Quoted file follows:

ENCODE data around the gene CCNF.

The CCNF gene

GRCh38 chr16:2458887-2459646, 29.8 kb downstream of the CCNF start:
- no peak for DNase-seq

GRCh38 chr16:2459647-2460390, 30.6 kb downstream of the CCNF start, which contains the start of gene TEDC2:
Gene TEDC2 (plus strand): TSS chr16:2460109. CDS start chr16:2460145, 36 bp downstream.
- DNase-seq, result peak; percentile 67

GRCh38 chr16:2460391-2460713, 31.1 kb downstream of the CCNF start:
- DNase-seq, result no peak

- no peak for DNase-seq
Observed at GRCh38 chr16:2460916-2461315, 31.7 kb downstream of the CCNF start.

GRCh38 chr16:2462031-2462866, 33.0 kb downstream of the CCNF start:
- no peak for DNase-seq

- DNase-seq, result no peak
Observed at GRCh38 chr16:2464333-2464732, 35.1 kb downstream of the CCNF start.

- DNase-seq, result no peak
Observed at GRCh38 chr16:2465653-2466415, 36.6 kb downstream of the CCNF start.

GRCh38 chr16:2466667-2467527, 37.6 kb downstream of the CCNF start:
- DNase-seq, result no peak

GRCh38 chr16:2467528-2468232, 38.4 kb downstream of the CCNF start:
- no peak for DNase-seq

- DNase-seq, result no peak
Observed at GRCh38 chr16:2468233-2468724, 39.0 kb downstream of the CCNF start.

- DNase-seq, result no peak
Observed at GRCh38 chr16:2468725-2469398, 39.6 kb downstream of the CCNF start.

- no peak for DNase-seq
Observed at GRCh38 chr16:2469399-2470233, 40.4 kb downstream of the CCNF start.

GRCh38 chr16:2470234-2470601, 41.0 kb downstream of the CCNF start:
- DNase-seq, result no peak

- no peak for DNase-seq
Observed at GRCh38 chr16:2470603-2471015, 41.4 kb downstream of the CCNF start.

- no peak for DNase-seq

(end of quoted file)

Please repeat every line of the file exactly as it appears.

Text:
ENCODE data around the gene CCNF.

The CCNF gene

GRCh38 chr16:2458887-2459646, 29.8 kb downstream of the CCNF start:
- no peak for DNase-seq

GRCh38 chr16:2459647-2460390, 30.6 kb downstream of the CCNF start, which contains the start of gene TEDC2:
Gene TEDC2 (plus strand): TSS chr16:2460109. CDS start chr16:2460145, 36 bp downstream.
- DNase-seq, result peak; percentile 67

GRCh38 chr16:2460391-2460713, 31.1 kb downstream of the CCNF start:
- DNase-seq, result no peak

- no peak for DNase-seq
Observed at GRCh38 chr16:2460916-2461315, 31.7 kb downstream of the CCNF start.

GRCh38 chr16:2462031-2462866, 33.0 kb downstream of the CCNF start:
- no peak for DNase-seq

- DNase-seq, result no peak
Observed at GRCh38 chr16:2464333-2464732, 35.1 kb downstream of the CCNF start.

- DNase-seq, result no peak
Observed at GRCh38 chr16:2465653-2466415, 36.6 kb downstream of the CCNF start.

GRCh38 chr16:2466667-2467527, 37.6 kb downstream of the CCNF start:
- DNase-seq, result no peak

GRCh38 chr16:2467528-2468232, 38.4 kb downstream of the CCNF start:
- no peak for DNase-seq

- DNase-seq, result no peak
Observed at GRCh38 chr16:2468233-2468724, 39.0 kb downstream of the CCNF start.

- DNase-seq, result no peak
Observed at GRCh38 chr16:2468725-2469398, 39.6 kb downstream of the CCNF start.

- no peak for DNase-seq
Observed at GRCh38 chr16:2469399-2470233, 40.4 kb downstream of the CCNF start.

GRCh38 chr16:2470234-2470601, 41.0 kb downstream of the CCNF start:
- DNase-seq, result no peak

- no peak for DNase-seq
Observed at GRCh38 chr16:2470603-2471015, 41.4 kb downstream of the CCNF start.

- no peak for DNase-seq